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      Bingo.

      Perhaps happiness is not to be found in the chasing, the acquiring, the accumulating or even the planning; perhaps we’ll find it in the letting go. That’s where I find it.

      I’s love to hear your thoughts on happiness. It’s such a universally relevant issue — it might make for some interesting group discussion. Feel free to be as deep, philosophical and/or spiritual as you like. What has your journey taught you? What do you have to teach the rest of us? Could we (the collective mindset) possibly have it wrong? Has your thinking (about happiness) changed over time? If so, how? What have you had to un-learn along the way? Can happiness be a permanent state or will it always be transient? Is happiness a matter of perspective? Is it different things for different people? Is happiness.. joy? Is it contentment? Is it the absence of fear? Or perhaps the absence of pain? What do you think?

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      As always, we’re not about “right or wrong” here at Stepcase Lifehack, we’re all about the respectful sharing of ideas, lessons and experiences. And yes, we’d love to hear from you Newbies and Lurkers too. We don’t bite.

      More by this author

      Craig Harper

      Leading presenter, writer and educator in the areas of high-performance, self-management, personal transformation and more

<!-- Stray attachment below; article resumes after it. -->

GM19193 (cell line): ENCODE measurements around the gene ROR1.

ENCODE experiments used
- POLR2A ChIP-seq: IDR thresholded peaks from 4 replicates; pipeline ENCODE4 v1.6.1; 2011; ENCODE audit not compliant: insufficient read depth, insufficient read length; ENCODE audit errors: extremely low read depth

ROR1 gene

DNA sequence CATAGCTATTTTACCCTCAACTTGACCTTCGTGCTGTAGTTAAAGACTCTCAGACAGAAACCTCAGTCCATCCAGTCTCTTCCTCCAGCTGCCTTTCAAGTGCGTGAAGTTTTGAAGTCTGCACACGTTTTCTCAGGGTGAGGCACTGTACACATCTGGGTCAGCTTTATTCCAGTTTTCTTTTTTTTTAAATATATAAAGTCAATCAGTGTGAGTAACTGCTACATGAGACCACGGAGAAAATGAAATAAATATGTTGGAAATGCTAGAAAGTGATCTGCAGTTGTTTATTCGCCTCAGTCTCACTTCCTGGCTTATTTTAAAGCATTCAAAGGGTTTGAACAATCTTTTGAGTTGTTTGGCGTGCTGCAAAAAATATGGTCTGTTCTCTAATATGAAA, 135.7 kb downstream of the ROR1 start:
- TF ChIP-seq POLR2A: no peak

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      Last Updated on November 18, 2020

      15 Tips to Restart the Exercise Habit (and How to Keep It)

      15 Tips to Restart the Exercise Habit (and How to Keep It)

      It’s okay, you can finally admit it. It’s been two months since you’ve seen the inside of the gym. Getting sick, family crisis, overtime at work and school papers that needed to get finished all kept you for exercising. Now, the question is: how do you start again?
      Once you have an exercise habit, it becomes automatic. You just go to the gym, there is no force involved. But after a month, two months or possibly a year off, it can be hard to get started again. Here are some tips to climb back on that treadmill after you’ve fallen off.

      1. Don’t Break the Habit – The easiest way to keep things going is simply not to stop. Avoid long breaks in exercising or rebuilding the habit will take some effort. This may be advice a little too late for some people. But if you have an exercise habit going, don’t drop it at the first sign of trouble.
      2. Reward Showing Up – Woody Allen once said that, “Half of life is showing up.” I’d argue that 90% of making a habit is just making the effort to get there. You can worry about your weight, amount of laps you run or the amount you can bench press later.
      3. Commit for Thirty Days – Make a commitment to go every day (even just for 20 minutes) for one month. This will solidify the exercise habit. By making a commitment you also take pressure off yourself in the first weeks back of deciding whether to go.
      4. Make it Fun – If you don’t enjoy yourself at the gym, it is going to be hard to keep it a habit. There are thousands of ways you can move your body and exercise, so don’t give up if you’ve decided lifting weights or doing crunches isn’t for you. Many large fitness centers will offer a range of programs that can suit your tastes.
      5. Schedule During Quiet Hours – Don’t put exercise time in a place where it will easily be pushed aside by something more important. Right after work or first thing in the morning are often good places to put it. Lunch-hour workouts might be too easy to skip if work demands start mounting.